May seeks help of N. Irish party to form minority government

Nick Mcbride
June 14, 2017

The result has demolished May's political authority, and she has also lost her two top aides, sacrificed in a bid to save their leader from being toppled by a furious Conservative Party.

A surprise resurgence by the Labour Party gave the main opposition party 261 seats, followed by the pro-independence Scottish National Party on 34.

The announcement came after May lost Downing St. chiefs of staff Nick Timothy and Fiona Hill, who resigned Saturday.

And the second error Mrs May is guilty of is to believe that all those who voted for the UK Independence Party (Ukip), the anti-EU and anti-immigrant movement, will desert that fringe party and return to the ruling Conservatives' fold, now that the question of leaving the European Union is decided.

Some senior Tories had made the removal of Hill and Timothy a condition for continuing to support May, who has vowed to remain prime minister.

With results in from all 650 House of Commons seats after Thursday's vote, May's Conservatives had 318 - short of the 326 they needed for an outright majority and well down from the 330 seats they had before May's roll of the electoral dice.

"I felt passionate about voting to make sure Theresa May knew that young people like me would never support her or a Conservative government", said 23-year-old student Janet Walsh, who voted Labour.

"It was a disaster", he said.

The seven constituencies won by the Conservatives over Labour with the slimmest majorities were Southampton Itchen (majority 31); Preseli Pembrokeshire (majority 314); Hastings and Rye (majority 346); Chipping Barnet (majority 353); Thurrock (345 majority); Norwich North (majority 507); and Pudsey (majority 331).

May called the snap election confident her Conservative Party would increase its majority and strengthen her hand in the Brexit talks. The first formal negotiations are due to start as early as June 19th. European Union leaders have vowed to make Britain pay a steep price for abandoning them, a process that will take two years. "May sought a mandate". "This is a very bad moment for the Conservative Party, and we need to take stock", Conservative lawmaker Anna Soubry said.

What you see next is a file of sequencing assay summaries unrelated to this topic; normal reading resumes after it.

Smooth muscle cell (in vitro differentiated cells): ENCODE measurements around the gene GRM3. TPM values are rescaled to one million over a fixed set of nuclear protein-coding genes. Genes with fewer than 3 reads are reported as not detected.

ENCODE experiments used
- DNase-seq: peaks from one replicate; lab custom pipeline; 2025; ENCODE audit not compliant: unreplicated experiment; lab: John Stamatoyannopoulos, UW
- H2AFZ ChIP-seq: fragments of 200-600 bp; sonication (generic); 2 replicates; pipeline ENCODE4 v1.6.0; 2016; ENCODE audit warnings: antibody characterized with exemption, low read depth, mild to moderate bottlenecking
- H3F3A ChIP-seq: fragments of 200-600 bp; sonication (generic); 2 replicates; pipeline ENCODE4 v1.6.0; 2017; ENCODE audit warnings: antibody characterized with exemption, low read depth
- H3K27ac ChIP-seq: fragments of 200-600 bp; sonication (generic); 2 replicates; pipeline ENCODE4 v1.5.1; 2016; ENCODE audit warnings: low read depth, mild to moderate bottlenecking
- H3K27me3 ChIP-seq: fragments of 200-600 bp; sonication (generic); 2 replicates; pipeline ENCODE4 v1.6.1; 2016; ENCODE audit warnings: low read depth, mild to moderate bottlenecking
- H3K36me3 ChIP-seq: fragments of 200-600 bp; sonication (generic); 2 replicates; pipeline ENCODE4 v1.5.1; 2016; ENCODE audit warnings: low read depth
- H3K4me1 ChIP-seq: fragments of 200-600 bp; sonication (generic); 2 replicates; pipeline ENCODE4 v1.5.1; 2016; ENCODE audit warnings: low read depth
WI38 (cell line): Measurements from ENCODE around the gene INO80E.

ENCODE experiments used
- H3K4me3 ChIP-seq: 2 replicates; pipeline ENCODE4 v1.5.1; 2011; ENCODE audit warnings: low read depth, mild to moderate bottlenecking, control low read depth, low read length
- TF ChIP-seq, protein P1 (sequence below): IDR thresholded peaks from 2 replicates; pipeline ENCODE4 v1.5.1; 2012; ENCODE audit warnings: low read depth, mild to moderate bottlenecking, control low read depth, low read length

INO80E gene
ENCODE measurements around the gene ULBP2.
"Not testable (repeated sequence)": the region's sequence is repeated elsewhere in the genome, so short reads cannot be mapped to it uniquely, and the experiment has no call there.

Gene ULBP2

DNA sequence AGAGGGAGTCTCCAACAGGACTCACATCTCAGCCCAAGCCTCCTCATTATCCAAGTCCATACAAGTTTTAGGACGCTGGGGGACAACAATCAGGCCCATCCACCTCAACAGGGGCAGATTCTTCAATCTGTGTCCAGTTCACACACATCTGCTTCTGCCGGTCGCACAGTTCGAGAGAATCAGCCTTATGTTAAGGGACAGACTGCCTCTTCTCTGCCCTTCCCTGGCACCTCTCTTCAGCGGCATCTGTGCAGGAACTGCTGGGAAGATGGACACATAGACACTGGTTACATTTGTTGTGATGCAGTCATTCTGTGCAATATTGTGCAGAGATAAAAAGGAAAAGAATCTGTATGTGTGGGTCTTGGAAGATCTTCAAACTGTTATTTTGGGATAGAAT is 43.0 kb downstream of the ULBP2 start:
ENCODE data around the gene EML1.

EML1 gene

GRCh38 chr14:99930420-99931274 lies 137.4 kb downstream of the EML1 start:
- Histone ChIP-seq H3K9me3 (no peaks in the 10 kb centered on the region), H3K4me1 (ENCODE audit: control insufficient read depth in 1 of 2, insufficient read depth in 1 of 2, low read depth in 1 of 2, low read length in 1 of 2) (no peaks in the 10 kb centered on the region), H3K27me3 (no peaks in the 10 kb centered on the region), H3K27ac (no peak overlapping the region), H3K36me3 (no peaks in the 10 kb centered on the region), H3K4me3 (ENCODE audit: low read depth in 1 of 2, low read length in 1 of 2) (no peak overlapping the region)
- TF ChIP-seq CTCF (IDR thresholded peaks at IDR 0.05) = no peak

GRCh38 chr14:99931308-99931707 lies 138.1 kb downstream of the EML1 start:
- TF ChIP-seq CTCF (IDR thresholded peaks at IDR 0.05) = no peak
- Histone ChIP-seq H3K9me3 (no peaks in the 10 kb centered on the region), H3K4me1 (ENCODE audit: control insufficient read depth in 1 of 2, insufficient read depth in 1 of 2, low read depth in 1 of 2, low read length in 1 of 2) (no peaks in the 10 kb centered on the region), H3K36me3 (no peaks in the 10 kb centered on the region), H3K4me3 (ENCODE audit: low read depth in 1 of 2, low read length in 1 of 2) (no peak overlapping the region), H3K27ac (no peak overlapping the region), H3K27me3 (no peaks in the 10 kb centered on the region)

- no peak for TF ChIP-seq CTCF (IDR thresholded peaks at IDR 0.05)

The arrangement with the DUP will make governing easier, but it makes some Conservatives uneasy. The party's opposition to abortion and same-sex marriage places it at odds with modernizing Conservatives.

The DUP was founded in the 1970s by the late firebrand preacher Ian Paisley, and in the 1980s was a key player in the "Save Ulster from Sodomy" campaign, which unsuccessfully fought against the legalization of gay sex.

The result is "exactly the opposite of why she held the election and she then has to go and negotiate Brexit in that weakened position", said Professor Tony Travers of the London School of Economics university.

Northern Ireland is the only part of the U.K.in which same-sex marriage is illegal.

DUP Leader Arlene Foster recently denied the party was homophobic. Allen said she couldn't see May hanging on for "more than six months". "When it becomes a matter for me is when people try to redefine marriage".

Still, it's not clear how stable May's deal with the Democratic unionists will prove, especially if it inflames tensions in Northern Ireland, where most voters actually opposed Brexit and wanted to stay in the EU. Farron said May "should be ashamed" and should resign "if she has an ounce of self respect...she called this election expecting a coronation, and took each and every one of us for granted in the most cynical way possible...she has put the future of the country at risk with arrogance and vanity".

Newspaper headlines saw her as just clinging on.

But the biggest question which will preoccupy London observers is Mrs May's own political survival.

"I don't think throwing us into a leadership battle at this moment in time, when we are about to launch into these hard negotiations, would be in the best interests of the country", Evans said.

Other reports by VgToday

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